SF planners back landmarking SOMA leather bar site

  • by Matthew S. Bajko, Assistant Editor
  • Thursday May 13, 2021
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The leather pride flag flew outside the Eagle Bar in 2018 as construction continued on a mixed-use development that will pay for a leather-themed public plaza nearby. Photo: Rick Gerharter
The leather pride flag flew outside the Eagle Bar in 2018 as construction continued on a mixed-use development that will pay for a leather-themed public plaza nearby. Photo: Rick Gerharter

San Francisco planning staff has deemed the South of Market Eagle bar worthy of being designated the first city landmark related to the leather and LGBTQ communities. In a report released ahead of a hearing before the city's Historic Preservation Commission, the planners noted the gay-owned venue at 396-398 12th Street is one of the longest operating LGBTQ bars in the city.

The 55-page report goes into detail about the property, from its world-famous outdoor patio to its "porcelain trough" urinal, and traces how for nearly 40 years it has been host to "extensive fundraising efforts" that raised millions of dollars for AIDS-related and other charities.

In recommending that the historic preservation advisory body support landmark designation for the Eagle bar, the planning department noted that from when it opened in 1981 until its temporary closure in 2020 due to the COVID pandemic, the venue "has served as a cornerstone for San Francisco's South of Market (SoMa) Leather and LGBTQ communities."

It also noted, "the Eagle is the longest operating extant SoMa Leather/LGBTQ space, even pre-dating most of the Castro's LGBTQ bars."

The Board of Supervisors in February approved the landmarking process for the roughly 5,153 square foot, irregularly-shaped rectangular lot at the corner of 12th and Harrison streets. The Historic Preservation Commission is expected to endorse making the Eagle bar a city landmark when it meets Wednesday, May 19.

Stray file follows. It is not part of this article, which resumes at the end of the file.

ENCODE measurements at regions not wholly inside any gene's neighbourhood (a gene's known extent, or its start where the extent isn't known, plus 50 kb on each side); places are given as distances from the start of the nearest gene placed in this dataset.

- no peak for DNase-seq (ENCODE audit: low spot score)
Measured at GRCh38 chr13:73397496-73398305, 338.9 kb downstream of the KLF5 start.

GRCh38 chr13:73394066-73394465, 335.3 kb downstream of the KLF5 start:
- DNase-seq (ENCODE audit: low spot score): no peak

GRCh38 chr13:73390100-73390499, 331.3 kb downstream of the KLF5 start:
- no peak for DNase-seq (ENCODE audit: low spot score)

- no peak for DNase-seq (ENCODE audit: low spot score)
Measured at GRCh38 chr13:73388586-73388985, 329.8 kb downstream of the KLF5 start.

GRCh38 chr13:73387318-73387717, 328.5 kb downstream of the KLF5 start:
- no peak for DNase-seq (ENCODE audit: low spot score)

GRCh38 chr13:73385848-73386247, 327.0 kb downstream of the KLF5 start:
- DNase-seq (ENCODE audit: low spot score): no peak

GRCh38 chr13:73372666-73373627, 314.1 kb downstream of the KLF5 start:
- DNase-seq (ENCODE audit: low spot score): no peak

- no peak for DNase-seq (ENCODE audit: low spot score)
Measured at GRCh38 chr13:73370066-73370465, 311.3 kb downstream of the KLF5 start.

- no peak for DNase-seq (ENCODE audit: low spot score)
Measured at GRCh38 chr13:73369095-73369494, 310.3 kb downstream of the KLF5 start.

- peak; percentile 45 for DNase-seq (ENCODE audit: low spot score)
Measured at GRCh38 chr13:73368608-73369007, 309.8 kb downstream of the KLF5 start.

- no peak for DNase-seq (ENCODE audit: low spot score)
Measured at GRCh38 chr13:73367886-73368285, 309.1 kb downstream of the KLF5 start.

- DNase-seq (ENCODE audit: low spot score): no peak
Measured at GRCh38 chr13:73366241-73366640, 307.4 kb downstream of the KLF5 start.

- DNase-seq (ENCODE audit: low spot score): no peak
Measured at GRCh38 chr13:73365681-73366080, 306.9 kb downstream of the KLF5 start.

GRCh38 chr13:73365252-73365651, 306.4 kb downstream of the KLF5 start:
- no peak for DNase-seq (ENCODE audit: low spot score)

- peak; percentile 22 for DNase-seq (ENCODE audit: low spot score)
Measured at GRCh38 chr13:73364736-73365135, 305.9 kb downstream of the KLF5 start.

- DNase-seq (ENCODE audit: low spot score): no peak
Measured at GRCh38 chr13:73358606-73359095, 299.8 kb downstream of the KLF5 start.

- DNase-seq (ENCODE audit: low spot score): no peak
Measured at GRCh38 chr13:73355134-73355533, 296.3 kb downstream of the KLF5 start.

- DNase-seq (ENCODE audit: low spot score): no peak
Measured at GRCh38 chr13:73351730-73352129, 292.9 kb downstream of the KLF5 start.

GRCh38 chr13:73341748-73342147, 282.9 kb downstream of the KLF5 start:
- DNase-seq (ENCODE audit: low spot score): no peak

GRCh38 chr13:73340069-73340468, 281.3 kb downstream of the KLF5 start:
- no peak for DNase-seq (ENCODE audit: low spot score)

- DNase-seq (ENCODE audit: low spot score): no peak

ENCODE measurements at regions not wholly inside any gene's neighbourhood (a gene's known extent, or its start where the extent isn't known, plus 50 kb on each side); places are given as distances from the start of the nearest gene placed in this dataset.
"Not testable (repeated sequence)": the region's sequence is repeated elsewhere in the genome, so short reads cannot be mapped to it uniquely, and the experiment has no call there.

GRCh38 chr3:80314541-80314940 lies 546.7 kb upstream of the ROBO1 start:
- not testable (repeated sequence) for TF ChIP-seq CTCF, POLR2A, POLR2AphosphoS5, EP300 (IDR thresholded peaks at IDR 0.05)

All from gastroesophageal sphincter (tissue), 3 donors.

It will then be sent to the supervisors' land use and transportation committee for a hearing. Afterward, the full board would need to vote two times in support of the landmark before sending it to Mayor London Breed for final approval. It would become official 30 days after Breed signs the landmark designation ordinance.

Haney instigated landmarking

As the Bay Area Reporter has previously reported, District 6 Supervisor Matt Haney instigated the landmark process for the Eagle late last year after the property was put up for sale. It has yet to sell, and as indicated in the planning landmark report, questions remain on who owns the corner parcel at the intersection of 12th and Harrison streets.

Haney's office has told the B.A.R. it has yet to hear from the property owner regarding the landmarking request. The planning report lists John Nikitopoulos, with a mailing address in Boonville, California, as the owner.

Yet the report also states that Eagle owner Lex Montiel informed city planners that Nikitopoulos had died a few years ago and that his estate now owns the property. Planners noted that they twice emailed attorney Myrna Oglesby, the estate's representative, in April about the landmark request and the upcoming hearing before the Historic Preservation Commission.